The interpersonal effects of emotions in money versus candy games (bibtex)
by Xijing Wang, Eva G. Krumhuber, Jonathan Gratch
Abstract:
Emotional expressions significantly influence perceivers’ behavior in economic games and negotiations. The current research examined the interpersonal effects of emotions when such information cannot be used to guide behavior for increasing personal gain and when monetary rewards are made salient. For this, a one-shot Public Goods Game (Studies 1, 2, and 3) and Dictator Game (Studies 4 and 5) were employed, in which the dominant strategy to maximize personal payoff is independent from the counterplayers’ intention signaled through their facial expressions (happiness, sadness, and anger). To elicit a monetary mindset, we used money (vs. candy) as the mode of exchange in the games with (Studies 1 and 2) or without (Studies 3, 4, and 5) additional contextual framing (i.e. Wall Street Game vs. Community Game). Across five studies (N = 1211), participants were found to be more generous towards happy and sad targets compared to angry ones. Such behavioral response based on emotional information was accounted for by the trait impressions (i.e. likability, trustworthiness) formed of the counterplayer. This effect was significantly reduced when money acted as the mode of exchange, thereby making participants focus more on their selfgain. Together, the findings extend previous work by highlighting the social functional role of emotions in human exchange and its moderation by money as a transaction medium.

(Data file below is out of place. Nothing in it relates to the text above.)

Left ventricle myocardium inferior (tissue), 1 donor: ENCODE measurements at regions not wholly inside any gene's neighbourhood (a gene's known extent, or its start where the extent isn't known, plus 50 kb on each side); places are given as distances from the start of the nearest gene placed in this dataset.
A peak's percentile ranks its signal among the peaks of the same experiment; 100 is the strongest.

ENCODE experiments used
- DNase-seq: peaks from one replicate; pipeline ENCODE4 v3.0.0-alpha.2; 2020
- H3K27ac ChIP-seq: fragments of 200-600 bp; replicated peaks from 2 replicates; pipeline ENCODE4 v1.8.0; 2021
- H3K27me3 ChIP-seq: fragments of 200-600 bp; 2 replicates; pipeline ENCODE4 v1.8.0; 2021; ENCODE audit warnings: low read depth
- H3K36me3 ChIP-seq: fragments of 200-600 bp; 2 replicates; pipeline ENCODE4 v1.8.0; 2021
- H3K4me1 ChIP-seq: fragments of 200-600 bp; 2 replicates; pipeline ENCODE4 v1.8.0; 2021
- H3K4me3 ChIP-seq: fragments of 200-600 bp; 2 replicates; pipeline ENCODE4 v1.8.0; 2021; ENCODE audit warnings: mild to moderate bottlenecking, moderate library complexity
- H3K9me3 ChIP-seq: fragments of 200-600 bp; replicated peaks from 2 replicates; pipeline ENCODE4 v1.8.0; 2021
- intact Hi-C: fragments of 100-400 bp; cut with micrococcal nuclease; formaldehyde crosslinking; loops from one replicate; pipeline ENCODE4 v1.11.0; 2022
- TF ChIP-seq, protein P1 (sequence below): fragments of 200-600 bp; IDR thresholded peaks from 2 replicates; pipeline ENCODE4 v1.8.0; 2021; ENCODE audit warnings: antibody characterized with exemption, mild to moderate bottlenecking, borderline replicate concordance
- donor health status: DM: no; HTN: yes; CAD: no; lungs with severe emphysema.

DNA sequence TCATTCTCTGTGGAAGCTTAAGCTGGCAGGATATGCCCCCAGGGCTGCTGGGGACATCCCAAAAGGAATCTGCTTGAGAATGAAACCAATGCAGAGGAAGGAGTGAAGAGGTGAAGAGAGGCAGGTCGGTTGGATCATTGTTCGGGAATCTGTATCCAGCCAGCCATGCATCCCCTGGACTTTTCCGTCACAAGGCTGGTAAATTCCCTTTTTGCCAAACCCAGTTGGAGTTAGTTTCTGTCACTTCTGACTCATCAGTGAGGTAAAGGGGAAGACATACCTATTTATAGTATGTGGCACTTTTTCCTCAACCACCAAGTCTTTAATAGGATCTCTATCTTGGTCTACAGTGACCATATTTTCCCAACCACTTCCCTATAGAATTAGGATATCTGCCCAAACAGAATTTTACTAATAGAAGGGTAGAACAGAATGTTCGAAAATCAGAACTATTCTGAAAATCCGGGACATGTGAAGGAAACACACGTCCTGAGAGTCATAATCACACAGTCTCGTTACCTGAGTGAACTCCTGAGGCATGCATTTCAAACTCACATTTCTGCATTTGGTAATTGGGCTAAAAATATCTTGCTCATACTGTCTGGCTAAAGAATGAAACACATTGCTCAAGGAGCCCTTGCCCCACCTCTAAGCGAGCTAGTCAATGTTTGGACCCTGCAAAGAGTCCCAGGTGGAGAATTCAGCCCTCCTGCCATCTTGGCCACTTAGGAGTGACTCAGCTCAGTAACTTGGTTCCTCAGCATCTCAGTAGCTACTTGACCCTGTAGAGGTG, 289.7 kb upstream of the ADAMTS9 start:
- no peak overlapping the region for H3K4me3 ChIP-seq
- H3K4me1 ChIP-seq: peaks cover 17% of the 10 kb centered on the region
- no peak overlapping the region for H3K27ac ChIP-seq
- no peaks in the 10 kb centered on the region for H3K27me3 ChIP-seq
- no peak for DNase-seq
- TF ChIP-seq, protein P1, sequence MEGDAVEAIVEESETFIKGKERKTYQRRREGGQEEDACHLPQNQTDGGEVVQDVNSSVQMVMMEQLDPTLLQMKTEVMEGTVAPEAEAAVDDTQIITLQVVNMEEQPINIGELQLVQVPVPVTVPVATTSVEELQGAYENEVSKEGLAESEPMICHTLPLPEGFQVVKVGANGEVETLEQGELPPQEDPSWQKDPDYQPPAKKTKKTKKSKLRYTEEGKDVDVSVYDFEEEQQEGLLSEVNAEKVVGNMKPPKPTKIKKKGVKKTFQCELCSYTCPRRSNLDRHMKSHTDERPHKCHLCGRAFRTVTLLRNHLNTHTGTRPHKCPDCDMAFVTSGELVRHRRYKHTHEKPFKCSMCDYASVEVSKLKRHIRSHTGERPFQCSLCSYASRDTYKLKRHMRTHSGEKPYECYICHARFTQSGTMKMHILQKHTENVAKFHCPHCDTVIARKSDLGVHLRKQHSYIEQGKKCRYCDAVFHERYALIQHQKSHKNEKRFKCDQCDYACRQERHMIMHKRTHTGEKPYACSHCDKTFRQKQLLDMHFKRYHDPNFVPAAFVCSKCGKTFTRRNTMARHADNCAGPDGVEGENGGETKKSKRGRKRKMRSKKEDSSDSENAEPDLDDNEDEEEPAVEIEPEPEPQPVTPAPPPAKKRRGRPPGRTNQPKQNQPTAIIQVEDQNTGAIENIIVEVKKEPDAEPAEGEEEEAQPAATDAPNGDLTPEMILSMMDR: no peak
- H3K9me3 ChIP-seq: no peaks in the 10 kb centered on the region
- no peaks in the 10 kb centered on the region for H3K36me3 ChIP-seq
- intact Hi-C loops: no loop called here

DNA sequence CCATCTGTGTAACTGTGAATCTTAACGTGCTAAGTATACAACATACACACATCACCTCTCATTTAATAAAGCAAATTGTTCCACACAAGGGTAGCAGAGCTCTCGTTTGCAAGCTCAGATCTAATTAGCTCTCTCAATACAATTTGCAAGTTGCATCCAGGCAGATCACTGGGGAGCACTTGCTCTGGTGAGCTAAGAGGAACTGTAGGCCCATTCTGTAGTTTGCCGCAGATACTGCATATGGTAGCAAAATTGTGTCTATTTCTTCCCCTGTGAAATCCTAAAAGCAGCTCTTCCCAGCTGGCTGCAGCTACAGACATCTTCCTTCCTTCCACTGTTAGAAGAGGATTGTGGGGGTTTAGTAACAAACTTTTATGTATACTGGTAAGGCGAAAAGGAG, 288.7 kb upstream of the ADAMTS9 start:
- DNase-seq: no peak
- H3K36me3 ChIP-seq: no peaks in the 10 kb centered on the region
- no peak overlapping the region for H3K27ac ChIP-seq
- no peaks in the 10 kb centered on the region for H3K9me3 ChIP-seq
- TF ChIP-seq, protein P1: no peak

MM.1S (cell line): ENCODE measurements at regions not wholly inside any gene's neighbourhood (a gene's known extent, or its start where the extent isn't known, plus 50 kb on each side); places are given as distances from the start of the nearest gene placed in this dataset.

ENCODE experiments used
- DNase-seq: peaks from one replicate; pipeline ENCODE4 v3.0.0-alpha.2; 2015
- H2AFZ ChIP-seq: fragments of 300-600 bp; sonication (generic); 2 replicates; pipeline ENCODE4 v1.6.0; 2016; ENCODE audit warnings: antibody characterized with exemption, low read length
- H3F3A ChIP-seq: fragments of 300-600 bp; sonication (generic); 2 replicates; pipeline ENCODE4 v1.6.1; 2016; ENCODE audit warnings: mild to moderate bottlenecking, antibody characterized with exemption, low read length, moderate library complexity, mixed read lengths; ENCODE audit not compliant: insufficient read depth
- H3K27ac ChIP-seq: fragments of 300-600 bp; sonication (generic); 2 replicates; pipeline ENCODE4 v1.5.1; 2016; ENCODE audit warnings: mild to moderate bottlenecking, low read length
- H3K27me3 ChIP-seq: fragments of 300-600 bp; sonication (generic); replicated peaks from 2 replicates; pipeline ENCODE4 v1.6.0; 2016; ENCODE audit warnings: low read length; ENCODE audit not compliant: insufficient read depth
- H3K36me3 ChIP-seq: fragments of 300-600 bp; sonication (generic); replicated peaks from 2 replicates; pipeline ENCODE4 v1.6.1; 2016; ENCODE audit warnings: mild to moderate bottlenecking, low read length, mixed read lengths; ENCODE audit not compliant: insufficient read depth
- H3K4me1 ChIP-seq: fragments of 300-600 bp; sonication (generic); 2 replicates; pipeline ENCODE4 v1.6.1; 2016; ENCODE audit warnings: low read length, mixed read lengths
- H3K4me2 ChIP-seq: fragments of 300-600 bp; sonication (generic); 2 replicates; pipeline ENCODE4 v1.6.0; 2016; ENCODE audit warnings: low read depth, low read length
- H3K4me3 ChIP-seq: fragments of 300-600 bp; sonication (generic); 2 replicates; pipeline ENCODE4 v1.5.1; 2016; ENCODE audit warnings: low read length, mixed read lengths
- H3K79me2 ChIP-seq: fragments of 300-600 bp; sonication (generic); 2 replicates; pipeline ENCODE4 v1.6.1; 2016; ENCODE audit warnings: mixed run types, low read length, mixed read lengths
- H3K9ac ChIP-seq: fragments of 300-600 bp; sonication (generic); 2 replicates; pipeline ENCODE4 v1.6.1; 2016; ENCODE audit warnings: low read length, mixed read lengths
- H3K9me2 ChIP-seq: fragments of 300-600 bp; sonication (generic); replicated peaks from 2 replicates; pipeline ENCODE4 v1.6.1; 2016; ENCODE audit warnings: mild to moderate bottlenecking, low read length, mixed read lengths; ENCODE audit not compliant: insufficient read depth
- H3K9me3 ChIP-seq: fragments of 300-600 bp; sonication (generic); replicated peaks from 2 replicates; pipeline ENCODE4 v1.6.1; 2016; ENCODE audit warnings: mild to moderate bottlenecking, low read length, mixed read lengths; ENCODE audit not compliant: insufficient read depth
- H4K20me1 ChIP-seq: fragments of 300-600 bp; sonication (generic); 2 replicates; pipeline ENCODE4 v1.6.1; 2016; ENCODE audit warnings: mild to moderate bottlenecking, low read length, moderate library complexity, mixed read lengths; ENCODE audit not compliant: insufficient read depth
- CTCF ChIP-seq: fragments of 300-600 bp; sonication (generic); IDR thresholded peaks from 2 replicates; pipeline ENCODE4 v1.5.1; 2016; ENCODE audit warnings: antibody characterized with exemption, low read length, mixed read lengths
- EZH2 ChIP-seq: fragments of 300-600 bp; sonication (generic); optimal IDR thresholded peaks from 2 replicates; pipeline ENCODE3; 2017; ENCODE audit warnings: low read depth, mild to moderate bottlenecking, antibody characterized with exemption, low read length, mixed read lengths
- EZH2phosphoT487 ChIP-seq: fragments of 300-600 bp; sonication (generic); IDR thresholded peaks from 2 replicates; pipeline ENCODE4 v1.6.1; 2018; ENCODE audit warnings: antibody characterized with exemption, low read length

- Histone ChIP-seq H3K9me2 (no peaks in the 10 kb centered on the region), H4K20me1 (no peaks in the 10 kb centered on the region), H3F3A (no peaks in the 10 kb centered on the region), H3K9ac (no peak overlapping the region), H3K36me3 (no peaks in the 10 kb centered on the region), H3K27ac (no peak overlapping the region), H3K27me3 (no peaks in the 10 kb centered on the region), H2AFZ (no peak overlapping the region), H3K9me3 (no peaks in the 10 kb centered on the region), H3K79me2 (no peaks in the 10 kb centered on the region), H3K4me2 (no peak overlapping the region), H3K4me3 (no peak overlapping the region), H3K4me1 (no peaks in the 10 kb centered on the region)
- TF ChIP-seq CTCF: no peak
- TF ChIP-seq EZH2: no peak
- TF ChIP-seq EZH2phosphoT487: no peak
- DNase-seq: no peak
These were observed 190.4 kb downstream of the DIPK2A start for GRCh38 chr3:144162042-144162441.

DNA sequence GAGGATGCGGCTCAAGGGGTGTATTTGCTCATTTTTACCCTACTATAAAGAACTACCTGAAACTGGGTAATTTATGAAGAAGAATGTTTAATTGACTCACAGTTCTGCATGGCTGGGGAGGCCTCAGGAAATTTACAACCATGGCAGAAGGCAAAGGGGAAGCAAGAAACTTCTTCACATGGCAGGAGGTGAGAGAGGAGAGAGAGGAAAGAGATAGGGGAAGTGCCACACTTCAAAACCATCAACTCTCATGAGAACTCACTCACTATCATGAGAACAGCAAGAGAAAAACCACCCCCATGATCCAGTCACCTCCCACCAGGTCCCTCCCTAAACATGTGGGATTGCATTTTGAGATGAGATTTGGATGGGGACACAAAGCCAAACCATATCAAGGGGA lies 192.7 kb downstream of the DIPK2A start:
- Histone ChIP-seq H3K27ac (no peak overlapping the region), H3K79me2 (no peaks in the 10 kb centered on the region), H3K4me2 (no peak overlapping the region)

Reference:
The interpersonal effects of emotions in money versus candy games (Xijing Wang, Eva G. Krumhuber, Jonathan Gratch), In Journal of Experimental Social Psychology, volume 79, 2018.
Bibtex Entry:
@article{wang_interpersonal_2018,
	title = {The interpersonal effects of emotions in money versus candy games},
	volume = {79},
	url = {https://www.sciencedirect.com/science/article/pii/S0022103118301914},
	abstract = {Emotional expressions significantly influence perceivers’ behavior in economic games and negotiations. The current research examined the interpersonal effects of emotions when such information cannot be used to guide behavior for increasing personal gain and when monetary rewards are made salient. For this, a one-shot Public Goods Game (Studies 1, 2, and 3) and Dictator Game (Studies 4 and 5) were employed, in which the dominant strategy to maximize personal payoff is independent from the counterplayers’ intention signaled through their facial expressions (happiness, sadness, and anger). To elicit a monetary mindset, we used money (vs. candy) as the mode of exchange in the games with (Studies 1 and 2) or without (Studies 3, 4, and 5) additional contextual framing (i.e. Wall Street Game vs. Community Game). Across five studies (N = 1211), participants were found to be more generous towards happy and sad targets compared to angry ones. Such behavioral response based on emotional information was accounted for by the trait impressions (i.e. likability, trustworthiness) formed of the counterplayer. This effect was significantly reduced when money acted as the mode of exchange, thereby making participants focus more on their selfgain. Together, the findings extend previous work by highlighting the social functional role of emotions in human exchange and its moderation by money as a transaction medium.},
	journal = {Journal of Experimental Social Psychology},
	author = {Wang, Xijing and Krumhuber, Eva G. and Gratch, Jonathan},
	month = nov,
	year = {2018},
	keywords = {Virtual Humans},
	pages = {315--327}
}
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